41st Avenue, also in the municipality of Playa — one of the most affected in Havana by power outages — was the scene this Saturday of another popular protest very similar to the one led by its residents last Friday. The protesters made a chorus shouting “Freedom!” and filled the avenue between the corners of 42nd and 44th streets.
Several of the neighbors confirmed to this newspaper that they again saw young military-service recruits deployed, dressed in civilian clothes and holding sticks, as a group for confronting the protests. The same thing was also reported the night before and confirmed by the family and friends of these soldiers, who were taken in trucks and buses from their military units.
In Nuevo Vedado, a cacerolazo echoed in the vicinity of the Ministries of Agriculture and Transport, where several tall buildings remained without electricity on Saturday night, five days after the passage of the hurricane. Just after the night’s nine o’clock cannon shot* sounded, the cacerolazos began to be heard and lasted for more than two hours.
The residents of the area, which is made up mostly of buildings with more than ten floors, suffered not only from the lack of power but also from the difficulties in carrying water up the stairs to the upper floors. During the cacerolazo, there were also shouts demanding the return of power and addressing the dismal economic situation.
“I don’t have money to buy food!” a woman of a twelve-floor building on Santa Ana Street, between Estancia and Factor, shouted at full volume. “I have just had surgery; my daughter has dengue fever, and we have nothing to eat!” she added. The woman complained that no state entity had helped her in that situation and concluded her speech by emphasizing: “I’m through with the Revolution!”
“The child who doesn’t cry doesn’t get the breast,” another neighbor of the building known by its acronym ICRT (a building built in the 1980s by a microbrigade of the Cuban Institute of Radio and Television) told 14ymedio. “We’ve been without power for five days because in this neighborhood people haven’t gone out to protest like in others. It’s about time for us to wake up because all of Havana is going to have light except us.”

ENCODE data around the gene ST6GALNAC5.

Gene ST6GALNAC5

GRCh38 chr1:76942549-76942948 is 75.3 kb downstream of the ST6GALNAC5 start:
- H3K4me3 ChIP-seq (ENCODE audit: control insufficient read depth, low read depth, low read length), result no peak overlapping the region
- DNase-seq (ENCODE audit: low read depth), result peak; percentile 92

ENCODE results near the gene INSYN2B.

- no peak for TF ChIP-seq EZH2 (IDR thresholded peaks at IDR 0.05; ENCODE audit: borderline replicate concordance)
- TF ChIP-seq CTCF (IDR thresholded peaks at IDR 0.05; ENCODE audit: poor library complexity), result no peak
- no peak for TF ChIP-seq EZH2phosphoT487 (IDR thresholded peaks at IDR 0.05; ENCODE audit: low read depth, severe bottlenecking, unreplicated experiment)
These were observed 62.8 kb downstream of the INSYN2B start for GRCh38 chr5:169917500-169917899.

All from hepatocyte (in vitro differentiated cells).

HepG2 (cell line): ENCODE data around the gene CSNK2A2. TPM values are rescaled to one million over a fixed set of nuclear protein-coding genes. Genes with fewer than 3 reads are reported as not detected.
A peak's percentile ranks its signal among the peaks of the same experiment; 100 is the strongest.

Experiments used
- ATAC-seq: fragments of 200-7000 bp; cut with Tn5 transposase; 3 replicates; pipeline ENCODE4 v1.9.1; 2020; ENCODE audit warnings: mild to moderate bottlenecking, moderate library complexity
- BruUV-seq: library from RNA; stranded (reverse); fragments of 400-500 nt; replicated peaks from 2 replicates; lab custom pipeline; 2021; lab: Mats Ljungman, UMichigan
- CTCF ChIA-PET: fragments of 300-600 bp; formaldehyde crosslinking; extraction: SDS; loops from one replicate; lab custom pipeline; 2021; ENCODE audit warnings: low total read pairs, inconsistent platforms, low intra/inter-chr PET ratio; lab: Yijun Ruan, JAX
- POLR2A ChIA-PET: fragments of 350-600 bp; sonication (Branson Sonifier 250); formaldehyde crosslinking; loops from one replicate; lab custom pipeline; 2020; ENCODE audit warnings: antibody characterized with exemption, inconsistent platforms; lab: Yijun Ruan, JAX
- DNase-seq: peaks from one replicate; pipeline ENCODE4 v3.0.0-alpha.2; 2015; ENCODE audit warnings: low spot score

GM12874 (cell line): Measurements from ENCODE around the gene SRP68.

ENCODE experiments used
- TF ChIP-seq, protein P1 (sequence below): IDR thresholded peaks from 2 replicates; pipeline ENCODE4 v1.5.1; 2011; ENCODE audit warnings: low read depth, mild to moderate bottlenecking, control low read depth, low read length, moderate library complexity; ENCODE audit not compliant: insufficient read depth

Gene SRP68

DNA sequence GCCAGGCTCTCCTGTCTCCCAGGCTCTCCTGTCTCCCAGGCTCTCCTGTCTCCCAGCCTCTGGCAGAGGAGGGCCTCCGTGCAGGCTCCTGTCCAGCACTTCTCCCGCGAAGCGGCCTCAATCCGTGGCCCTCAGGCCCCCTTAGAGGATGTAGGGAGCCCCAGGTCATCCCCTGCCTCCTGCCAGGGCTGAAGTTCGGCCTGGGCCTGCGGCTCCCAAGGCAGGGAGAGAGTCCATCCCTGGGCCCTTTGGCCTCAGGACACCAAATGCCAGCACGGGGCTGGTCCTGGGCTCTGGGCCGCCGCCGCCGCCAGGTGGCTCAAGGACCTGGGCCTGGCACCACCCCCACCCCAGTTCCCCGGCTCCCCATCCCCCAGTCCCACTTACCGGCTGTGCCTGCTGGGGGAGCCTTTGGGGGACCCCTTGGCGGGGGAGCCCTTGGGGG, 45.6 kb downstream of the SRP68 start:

“This is a neighborhood where there are many government supporters, many officials and many opportunists,” the same man explained to this newspaper. “People are afraid to point it out but the cacerolazo has the advantage that it can be done from inside the house and stay more anonymous. That’s something to start with.”
The cacerolazo in Nuevo Vedado extended to other nearby areas that also remained in the dark, as part of the municipality of Cerro and the vicinity of Puentes Grandes. Around four in the morning this Sunday, electricity service was restored in the area around the Ministries of Agriculture and Transport.
The reporters of this newspaper have also received reports of protests in Bauta, a municipality in the province of Artemisa, in Santiago de Las Vegas and in Guanabacoa, both in the province of Havana. In the latter, the popular demonstrations included the burning of garbage and other objects in the middle of the public road, scenes very similar to those with hundreds of residents in the area, also last Saturday.
Some Twitter users report the arrest of at least four young protesters on Línea when it seemed that the protest had ended.
*The tradition of shooting off a cannon at 9:00 p.m. every night at the El Morro fortress in Havana goes back to colonial times when it signaled the closing of the gates in the wall to protect the city from pirates.